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An island is both an optical and an imperialist conceit. It is a way of regarding and classifying something as remote, as foreign, as unfamiliar. For an island to adhere to our existing expectations of it as a site – to expectations that have been shaped by western literature, western films, western pop culture – it must remain unfamiliar and unknowable. The islands that occupy our cultural consciousness exist outside ‘society’ as it has been construed within a civic space; they are inhabited by strange and surreal creatures; they are dark and dangerous. They are places in which we get lost and in which we may lose ourselves. Jurassic Park, Gulliver’s Travels, the TV show Lost, Lord of the Flies, Shutter Island, Robinson Crusoe, Eat Pray Love. Islands are places where things come undone, where the real begins to erode. They are - by nature and by extension - a kind of mirage. How then do we ‘image’ an island? That question, I feel, is the pivot point of this exhibition. Having been called upon to respond to the show, I must attempt to offer my own answer. I must push at the edge, as it were, of the subject in question. This address is going to be appropriately circuitous. Please bear with me as I indulge a narrative tangent. While we are spoilt for choice when searching for an allegorical illustration of the island as other – as alien – it is in the novella The Invention of Morel, written in 1940 by Argentinian Adolfo Bioy Casares, Jorge Luis Borges’ close friend and collaborator, that we find a concise explication of the island as a kind of optical illusion. As a mirage. Bioy Casares’ novella centres on the plight of a self-exiled protagonist seeking refuge on a secluded island to escape imprisonment for an unidentified crime. The island is unoccupied, its terrain allegedly infected with a virus that eats human skin. Undeterred, the protagonist makes himself at home. But the island isn’t uninhabited. A group of people, dressed as if they were living in the 1920s, appear suddenly one day and populate the once empty buildings. Tea for two is played over and over again as the insipid backdrop to their seemingly endless garden party. At first, the protagonist hides and observes these unexpected guests from afar. He notices a woman – Faustine – who returns each evening to a rocky outcrop to watch the sunset. He falls in love with her.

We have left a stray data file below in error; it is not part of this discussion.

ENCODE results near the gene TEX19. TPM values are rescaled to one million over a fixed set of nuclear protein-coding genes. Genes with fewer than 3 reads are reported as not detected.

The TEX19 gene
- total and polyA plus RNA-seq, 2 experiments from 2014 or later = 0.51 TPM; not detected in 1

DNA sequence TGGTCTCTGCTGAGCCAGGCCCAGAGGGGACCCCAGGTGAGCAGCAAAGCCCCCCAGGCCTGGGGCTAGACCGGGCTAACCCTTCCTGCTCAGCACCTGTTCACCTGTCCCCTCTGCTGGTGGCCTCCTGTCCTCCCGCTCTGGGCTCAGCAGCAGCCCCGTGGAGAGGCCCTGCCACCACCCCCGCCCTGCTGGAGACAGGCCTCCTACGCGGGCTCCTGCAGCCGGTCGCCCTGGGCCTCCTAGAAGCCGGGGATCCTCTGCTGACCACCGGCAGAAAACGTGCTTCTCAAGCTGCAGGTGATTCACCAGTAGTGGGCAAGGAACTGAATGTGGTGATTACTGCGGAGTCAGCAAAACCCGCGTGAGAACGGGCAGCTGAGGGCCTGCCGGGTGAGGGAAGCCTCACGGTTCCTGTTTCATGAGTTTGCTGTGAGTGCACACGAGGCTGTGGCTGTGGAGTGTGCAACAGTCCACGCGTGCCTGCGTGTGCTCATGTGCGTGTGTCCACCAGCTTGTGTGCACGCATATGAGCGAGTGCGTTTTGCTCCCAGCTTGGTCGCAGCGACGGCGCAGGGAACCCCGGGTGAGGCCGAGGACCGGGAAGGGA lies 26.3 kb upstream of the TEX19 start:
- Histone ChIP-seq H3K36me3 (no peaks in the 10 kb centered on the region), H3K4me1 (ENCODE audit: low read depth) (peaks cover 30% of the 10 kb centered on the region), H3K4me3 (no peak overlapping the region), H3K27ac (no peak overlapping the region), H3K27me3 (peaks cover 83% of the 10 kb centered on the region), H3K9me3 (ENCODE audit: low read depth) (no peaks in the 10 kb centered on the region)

Profile for ANU School of Art & Design Gallery

Vanishing Point  

Vanishing Point Consuelo Cavaniglia, Ellen Dahl, Yvette Hamilton, Taloi Havini & Salote Tawale Main Gallery 16 May - 14 June 2019

Vanishing Point  

Vanishing Point Consuelo Cavaniglia, Ellen Dahl, Yvette Hamilton, Taloi Havini & Salote Tawale Main Gallery 16 May - 14 June 2019

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